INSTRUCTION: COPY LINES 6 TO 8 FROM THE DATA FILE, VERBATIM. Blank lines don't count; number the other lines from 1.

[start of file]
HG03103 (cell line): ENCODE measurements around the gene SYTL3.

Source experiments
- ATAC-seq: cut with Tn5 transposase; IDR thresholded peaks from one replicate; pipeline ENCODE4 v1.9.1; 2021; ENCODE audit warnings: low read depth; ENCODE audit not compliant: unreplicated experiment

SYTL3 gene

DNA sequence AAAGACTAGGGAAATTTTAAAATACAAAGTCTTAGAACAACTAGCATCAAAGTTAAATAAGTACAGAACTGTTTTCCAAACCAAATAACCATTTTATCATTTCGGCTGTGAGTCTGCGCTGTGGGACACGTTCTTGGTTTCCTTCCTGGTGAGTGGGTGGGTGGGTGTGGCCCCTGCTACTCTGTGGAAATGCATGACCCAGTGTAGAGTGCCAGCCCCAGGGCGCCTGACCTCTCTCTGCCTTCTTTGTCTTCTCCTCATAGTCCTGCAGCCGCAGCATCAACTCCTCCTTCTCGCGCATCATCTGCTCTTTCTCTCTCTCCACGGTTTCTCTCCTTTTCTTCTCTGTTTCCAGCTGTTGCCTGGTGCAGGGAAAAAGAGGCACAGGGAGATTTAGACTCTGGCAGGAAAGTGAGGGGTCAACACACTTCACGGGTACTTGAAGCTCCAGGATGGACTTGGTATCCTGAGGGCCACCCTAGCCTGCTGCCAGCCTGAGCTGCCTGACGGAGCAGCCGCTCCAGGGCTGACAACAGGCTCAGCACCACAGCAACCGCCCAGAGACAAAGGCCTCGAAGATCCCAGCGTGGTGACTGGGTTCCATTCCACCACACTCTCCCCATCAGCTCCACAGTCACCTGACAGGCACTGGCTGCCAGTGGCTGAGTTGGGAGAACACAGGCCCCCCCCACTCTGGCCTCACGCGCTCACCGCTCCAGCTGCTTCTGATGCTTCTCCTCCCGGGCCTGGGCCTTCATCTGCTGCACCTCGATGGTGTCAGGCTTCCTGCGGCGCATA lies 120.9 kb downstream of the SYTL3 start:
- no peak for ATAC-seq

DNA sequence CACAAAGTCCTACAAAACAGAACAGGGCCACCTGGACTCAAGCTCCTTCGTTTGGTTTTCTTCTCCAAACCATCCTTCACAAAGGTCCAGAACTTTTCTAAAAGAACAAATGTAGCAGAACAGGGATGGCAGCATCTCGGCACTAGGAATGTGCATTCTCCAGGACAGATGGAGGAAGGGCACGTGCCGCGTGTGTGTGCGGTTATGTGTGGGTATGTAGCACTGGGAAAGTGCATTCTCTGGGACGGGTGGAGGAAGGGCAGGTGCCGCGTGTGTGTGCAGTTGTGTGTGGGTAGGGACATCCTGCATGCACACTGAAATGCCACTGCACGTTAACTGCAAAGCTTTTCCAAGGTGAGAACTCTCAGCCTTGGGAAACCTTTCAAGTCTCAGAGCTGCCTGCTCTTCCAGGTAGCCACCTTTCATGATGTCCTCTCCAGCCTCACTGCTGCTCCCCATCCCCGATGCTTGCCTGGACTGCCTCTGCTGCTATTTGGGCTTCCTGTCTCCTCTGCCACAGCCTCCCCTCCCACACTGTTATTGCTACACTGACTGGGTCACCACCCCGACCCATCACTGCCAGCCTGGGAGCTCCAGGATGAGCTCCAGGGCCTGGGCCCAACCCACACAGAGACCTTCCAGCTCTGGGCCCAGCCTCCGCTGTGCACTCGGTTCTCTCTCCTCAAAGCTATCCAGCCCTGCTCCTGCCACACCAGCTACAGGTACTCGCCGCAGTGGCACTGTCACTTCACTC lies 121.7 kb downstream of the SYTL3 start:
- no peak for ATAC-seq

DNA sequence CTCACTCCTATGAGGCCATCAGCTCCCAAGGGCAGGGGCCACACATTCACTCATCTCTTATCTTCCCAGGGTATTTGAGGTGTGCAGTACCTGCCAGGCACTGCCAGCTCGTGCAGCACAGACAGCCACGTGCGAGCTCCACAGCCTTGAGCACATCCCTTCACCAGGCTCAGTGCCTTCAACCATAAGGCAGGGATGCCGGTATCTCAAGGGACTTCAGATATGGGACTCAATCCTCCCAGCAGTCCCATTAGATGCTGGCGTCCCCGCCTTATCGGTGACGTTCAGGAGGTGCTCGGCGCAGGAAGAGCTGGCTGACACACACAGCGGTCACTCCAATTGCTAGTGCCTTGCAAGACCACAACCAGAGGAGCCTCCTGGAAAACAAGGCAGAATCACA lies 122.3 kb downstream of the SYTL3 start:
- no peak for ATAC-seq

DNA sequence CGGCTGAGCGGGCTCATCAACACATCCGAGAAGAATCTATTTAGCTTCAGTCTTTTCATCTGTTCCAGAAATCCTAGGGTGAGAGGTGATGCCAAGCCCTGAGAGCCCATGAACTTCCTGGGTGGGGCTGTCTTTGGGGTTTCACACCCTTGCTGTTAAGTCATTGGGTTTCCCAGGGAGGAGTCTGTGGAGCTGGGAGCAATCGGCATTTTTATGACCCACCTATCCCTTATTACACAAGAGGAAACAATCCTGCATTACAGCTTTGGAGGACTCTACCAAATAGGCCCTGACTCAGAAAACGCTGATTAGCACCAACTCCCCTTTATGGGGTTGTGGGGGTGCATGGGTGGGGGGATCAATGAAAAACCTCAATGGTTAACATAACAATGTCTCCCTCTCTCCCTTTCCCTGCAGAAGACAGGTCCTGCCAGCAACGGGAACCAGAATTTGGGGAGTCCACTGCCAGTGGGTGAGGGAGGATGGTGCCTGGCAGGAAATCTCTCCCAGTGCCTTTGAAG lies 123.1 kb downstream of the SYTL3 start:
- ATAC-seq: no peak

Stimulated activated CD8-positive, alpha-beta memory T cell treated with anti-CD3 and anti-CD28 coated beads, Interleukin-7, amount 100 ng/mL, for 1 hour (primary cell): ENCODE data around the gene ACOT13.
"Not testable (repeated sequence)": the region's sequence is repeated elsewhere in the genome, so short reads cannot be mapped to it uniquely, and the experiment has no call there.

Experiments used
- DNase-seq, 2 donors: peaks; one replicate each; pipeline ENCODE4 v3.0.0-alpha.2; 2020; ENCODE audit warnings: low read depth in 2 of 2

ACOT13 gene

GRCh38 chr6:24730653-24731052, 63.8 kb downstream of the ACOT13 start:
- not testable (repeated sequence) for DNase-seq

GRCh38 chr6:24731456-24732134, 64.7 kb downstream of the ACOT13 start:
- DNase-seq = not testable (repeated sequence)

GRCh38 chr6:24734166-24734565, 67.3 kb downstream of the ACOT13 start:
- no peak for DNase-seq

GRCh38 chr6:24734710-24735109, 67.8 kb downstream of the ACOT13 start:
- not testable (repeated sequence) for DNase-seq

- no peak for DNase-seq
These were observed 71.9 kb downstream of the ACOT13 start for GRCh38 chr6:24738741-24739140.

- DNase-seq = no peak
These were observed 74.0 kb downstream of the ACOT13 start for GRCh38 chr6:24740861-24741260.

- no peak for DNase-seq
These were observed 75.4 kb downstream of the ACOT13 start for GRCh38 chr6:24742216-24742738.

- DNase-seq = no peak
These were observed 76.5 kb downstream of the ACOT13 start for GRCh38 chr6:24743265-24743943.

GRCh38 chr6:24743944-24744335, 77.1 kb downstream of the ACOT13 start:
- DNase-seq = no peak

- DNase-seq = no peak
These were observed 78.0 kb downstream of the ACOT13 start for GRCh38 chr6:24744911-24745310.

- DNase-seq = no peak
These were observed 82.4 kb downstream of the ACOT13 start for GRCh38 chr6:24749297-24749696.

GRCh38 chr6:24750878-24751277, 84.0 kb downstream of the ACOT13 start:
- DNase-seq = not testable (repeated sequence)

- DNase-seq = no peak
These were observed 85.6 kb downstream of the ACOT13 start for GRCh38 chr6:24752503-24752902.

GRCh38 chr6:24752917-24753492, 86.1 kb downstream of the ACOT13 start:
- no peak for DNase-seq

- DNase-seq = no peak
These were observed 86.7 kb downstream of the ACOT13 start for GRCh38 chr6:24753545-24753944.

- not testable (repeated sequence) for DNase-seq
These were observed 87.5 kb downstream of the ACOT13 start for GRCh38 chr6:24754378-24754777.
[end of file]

- no peak for ATAC-seq

DNA sequence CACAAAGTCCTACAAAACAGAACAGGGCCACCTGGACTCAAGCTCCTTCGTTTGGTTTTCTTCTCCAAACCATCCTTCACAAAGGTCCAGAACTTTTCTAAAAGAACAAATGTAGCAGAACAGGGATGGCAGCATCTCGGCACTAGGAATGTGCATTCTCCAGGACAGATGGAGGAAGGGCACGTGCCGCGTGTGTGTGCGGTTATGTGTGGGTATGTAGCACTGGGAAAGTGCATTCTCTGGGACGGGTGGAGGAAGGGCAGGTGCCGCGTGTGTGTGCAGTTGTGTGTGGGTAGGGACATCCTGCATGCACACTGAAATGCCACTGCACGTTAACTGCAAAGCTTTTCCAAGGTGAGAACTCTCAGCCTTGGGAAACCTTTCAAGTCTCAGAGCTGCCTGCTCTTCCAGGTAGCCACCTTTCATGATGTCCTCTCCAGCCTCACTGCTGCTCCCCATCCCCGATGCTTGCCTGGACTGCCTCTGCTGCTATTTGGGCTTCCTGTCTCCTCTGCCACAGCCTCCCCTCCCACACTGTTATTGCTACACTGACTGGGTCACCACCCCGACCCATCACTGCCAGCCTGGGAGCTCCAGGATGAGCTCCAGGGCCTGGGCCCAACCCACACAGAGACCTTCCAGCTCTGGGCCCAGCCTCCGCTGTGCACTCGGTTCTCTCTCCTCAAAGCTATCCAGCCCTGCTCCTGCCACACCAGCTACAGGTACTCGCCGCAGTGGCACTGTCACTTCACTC lies 121.7 kb downstream of the SYTL3 start:
- no peak for ATAC-seq